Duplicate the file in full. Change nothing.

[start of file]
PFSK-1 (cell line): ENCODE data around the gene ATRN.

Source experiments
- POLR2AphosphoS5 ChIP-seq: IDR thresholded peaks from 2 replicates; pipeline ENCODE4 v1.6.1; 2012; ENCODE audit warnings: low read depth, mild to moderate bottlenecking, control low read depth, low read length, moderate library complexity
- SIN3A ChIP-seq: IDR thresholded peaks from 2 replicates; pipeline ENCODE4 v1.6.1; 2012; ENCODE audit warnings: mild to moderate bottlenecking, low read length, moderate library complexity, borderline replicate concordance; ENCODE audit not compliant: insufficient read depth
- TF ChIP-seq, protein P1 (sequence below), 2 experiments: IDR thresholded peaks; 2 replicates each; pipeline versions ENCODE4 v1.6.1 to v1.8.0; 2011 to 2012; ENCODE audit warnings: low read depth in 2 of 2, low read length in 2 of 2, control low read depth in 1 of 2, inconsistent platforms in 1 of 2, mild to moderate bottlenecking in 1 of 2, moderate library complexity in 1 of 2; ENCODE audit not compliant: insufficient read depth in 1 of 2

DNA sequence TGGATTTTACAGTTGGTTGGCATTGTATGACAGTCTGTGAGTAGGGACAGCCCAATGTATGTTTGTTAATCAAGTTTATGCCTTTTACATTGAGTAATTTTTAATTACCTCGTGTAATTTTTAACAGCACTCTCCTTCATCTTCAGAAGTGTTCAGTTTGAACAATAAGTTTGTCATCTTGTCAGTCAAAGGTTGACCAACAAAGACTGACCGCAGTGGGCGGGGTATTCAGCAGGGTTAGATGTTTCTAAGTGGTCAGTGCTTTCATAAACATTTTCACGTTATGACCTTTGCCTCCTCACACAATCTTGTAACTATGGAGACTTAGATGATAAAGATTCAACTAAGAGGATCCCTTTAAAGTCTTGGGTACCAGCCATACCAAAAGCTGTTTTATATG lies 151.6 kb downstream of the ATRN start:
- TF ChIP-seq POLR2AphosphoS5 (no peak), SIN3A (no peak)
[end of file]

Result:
PFSK-1 (cell line): ENCODE data around the gene ATRN.

Source experiments
- POLR2AphosphoS5 ChIP-seq: IDR thresholded peaks from 2 replicates; pipeline ENCODE4 v1.6.1; 2012; ENCODE audit warnings: low read depth, mild to moderate bottlenecking, control low read depth, low read length, moderate library complexity
- SIN3A ChIP-seq: IDR thresholded peaks from 2 replicates; pipeline ENCODE4 v1.6.1; 2012; ENCODE audit warnings: mild to moderate bottlenecking, low read length, moderate library complexity, borderline replicate concordance; ENCODE audit not compliant: insufficient read depth
- TF ChIP-seq, protein P1 (sequence below), 2 experiments: IDR thresholded peaks; 2 replicates each; pipeline versions ENCODE4 v1.6.1 to v1.8.0; 2011 to 2012; ENCODE audit warnings: low read depth in 2 of 2, low read length in 2 of 2, control low read depth in 1 of 2, inconsistent platforms in 1 of 2, mild to moderate bottlenecking in 1 of 2, moderate library complexity in 1 of 2; ENCODE audit not compliant: insufficient read depth in 1 of 2

DNA sequence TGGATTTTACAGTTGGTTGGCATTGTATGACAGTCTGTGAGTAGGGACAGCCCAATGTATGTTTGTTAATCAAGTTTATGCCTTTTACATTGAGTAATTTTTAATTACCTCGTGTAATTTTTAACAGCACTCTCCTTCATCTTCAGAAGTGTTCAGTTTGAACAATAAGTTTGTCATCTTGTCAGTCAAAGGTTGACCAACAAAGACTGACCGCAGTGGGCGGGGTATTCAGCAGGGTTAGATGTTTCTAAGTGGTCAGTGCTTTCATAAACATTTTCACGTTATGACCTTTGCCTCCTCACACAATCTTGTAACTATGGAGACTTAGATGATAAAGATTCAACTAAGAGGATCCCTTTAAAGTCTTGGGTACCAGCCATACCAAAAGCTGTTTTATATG lies 151.6 kb downstream of the ATRN start:
- TF ChIP-seq POLR2AphosphoS5 (no peak), SIN3A (no peak)